By Chuck Strouse
By Scott Fishman
By Terrence McCoy
By Ryan Yousefi
By Ciara LaVelle, Kat Bein, Carolina Del Busto, and Liz Tracy
By Pepe Billete
By Ryan Yousefi
By Kyle Swenson
Driving the Issue
Road rage: The only reason all these accidents are happening on Interstate 95's tolled express lanes is not because of the express lanes; it's because of the shitty Miami drivers ("Crazy Lanes," Gus Garcia-Roberts, October 13). I have lived here my whole life, and nothing changes. People should pay attention to what they are doing, read the signs, and quit blaming others for their mistakes. Don't blame the roads.
Signs of bias: It seems Mr. Garcia-Roberts's goal is to write as negative an article as possible, regardless of any positive information he "uncovered." He succeeded! The express lanes are well marked to indicate limited access on and off the interstate. Perhaps people should pay more attention to the signs instead of their cell phones, iPods, etc. Express lanes are meant to help distribute traffic more evenly, and even the folks who say they cannot afford the express lanes benefit. If these lanes are so bad, I wonder why the Florida Department of Transportation has won awards for such a well-run, efficient project. Shame on you, Mr. Garcia-Roberts, for your unprofessional slurs and lack of proper research.
Penny Minge Kamish
Carless in Miami: I don't buy the whole "I was trapped" story told by people who were injured during the early days of the lanes. They should have just waited until it was safe to change lanes instead of being dumb and disrupting the flow of traffic and causing accidents. However, I do agree that the implementation of these lanes is misguided, since it is encouraging people to depend on their cars to commute from the burbs to their workplace. Miami doesn't need more cars on its roads. I'm an FIU student, and I don't drive. The 95 Express bus is the only good thing that came out of this.
Taking a toll: As someone who must regularly commute from Miami Beach to Boca Raton at least once a week, I find the express lanes to be nothing short of a blessing. They are beyond helpful in getting past the Miami-Dade I-95 traffic jams and into Broward County. I will gladly keep paying the tolls and am certainly looking forward to the lanes' expansion in Broward. The one thing I do take issue with is where the toll money is going. I would like to see the money funneled back into the city, preferably into some sort of mass transit program.
To Have and Have Not
Get an occupation: If you continue to alienate corporations by encouraging people to join the Occupy movement, they can take their jobs overseas ("Luke's Gospel," Luther Campbell, October 13). The entitlement mentality you have is further aggravating the job crisis. The same people who smoked weed and disrupted class when I was in high school are the ones who feel they "deserve" a job. Tough shit when no one wants to hire a burned-out pothead who can't read. You are preaching a socialist agenda.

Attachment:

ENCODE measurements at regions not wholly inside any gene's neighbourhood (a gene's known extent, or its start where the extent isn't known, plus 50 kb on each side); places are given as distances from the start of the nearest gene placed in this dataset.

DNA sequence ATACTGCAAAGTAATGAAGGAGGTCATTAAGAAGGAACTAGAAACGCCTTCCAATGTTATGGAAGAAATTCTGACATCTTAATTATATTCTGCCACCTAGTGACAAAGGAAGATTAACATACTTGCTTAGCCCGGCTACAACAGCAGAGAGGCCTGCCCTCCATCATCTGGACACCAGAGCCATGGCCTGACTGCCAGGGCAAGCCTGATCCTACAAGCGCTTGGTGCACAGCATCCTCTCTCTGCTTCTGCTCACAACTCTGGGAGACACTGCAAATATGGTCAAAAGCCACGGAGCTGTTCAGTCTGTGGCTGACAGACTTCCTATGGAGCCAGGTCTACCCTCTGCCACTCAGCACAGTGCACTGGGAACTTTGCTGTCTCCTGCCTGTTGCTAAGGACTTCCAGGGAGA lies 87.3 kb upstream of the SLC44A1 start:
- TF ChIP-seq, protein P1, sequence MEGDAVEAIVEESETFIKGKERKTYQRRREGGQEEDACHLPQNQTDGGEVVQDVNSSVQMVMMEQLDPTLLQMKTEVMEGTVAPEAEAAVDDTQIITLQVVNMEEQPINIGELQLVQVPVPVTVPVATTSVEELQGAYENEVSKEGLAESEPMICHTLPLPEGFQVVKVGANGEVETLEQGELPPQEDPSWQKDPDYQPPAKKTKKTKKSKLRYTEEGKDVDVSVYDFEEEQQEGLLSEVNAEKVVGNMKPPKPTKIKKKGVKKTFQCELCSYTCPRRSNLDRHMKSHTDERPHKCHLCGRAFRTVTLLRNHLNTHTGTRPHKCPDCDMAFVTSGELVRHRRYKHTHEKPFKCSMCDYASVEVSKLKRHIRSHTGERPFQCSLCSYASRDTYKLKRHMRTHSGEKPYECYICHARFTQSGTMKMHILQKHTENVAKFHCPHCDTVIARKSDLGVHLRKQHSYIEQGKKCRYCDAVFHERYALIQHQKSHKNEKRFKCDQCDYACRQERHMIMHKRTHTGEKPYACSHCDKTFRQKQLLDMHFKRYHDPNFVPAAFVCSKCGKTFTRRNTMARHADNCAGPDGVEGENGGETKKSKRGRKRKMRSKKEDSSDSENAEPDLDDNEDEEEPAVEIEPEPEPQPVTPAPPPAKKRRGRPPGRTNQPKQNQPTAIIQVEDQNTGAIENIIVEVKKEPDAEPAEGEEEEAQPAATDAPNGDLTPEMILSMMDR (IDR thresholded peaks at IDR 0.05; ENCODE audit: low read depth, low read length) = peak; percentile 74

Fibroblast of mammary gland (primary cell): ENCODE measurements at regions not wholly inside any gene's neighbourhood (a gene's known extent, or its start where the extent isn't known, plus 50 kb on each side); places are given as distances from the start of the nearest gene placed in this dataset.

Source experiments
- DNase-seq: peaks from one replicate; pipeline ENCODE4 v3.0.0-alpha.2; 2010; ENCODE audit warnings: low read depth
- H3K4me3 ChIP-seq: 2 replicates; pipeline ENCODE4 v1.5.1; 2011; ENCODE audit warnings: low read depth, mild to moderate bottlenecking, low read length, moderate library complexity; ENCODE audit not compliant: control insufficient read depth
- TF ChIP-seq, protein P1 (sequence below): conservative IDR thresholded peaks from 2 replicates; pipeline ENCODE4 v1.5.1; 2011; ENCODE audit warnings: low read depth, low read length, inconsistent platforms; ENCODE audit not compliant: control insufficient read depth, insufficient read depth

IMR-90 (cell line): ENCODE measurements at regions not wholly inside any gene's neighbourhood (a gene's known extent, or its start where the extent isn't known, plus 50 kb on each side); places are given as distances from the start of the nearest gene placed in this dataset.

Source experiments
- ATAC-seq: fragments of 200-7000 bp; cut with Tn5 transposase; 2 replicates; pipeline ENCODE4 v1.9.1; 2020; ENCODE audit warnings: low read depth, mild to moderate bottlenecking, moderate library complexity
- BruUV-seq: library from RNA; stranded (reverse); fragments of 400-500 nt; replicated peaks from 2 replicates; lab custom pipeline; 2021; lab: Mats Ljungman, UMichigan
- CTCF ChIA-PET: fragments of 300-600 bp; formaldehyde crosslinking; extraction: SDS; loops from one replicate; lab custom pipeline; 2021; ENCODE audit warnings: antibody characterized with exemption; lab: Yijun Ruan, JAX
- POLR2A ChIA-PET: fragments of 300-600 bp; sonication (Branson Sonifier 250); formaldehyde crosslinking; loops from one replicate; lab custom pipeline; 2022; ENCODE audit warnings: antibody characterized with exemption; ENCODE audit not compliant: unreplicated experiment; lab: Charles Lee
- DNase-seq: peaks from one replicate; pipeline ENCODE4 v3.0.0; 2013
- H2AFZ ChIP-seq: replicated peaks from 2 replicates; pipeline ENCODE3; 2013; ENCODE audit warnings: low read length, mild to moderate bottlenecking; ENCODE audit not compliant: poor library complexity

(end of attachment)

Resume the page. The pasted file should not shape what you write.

Coming home: We need corporate America to move back into the neighborhood and become a responsible neighbor. Bring back the factory and long-term jobs, not the temporary Band-Aid road jobs. Stop all the outsourcing and put people here back to work. Corporate America is creating the haves and the have-nots.
Instant karma: Let's see. The spoiled, silver-spoon-fed, white, arrogant brats with no jobs and rich parents are mad because they have no work. But they all voted for Obama, whose regulatory and negative-business agenda has failed to create jobs. Sort of getting what you voted for, right?
Big Brother payday: There's something unseemly and sleazy about any local officials who use law enforcement as a means of generating revenue using red-light cameras ("Seeing Red," Francisco Alvarado, October 13). Consequently, photo enforcement has never survived a public vote. Perhaps it's time for Miami to step up. Red-light cameras have been banned outright or so severely restricted as to make them unworkable in nearly a dozen states. Lakeland paid $667,000 to wrongfully convicted drivers in a class action lawsuit. More than 500 red-light-camera tickets worth about $250,000 were dismissed after a superior court judge affirmed her earlier ruling that the Napa, California contract with its camera provider violated state law. Des Plaines, Illinois, will add no more because they're not effective. Albuquerque citizens just voted them out. Last I heard, red-light cameras are used in about 500 communities in 26 states, fewer than 2 percent of America's 30,000 communities. If city bosses really believe cameras reduce accidents, they would have marked them with bright colors instead of making them difficult to see. The people aren't stupid, and it looks like most realize this is not the kind of world free humans want, a world in which our superiors and their police remotely monitor our actions to ensure approved behavior.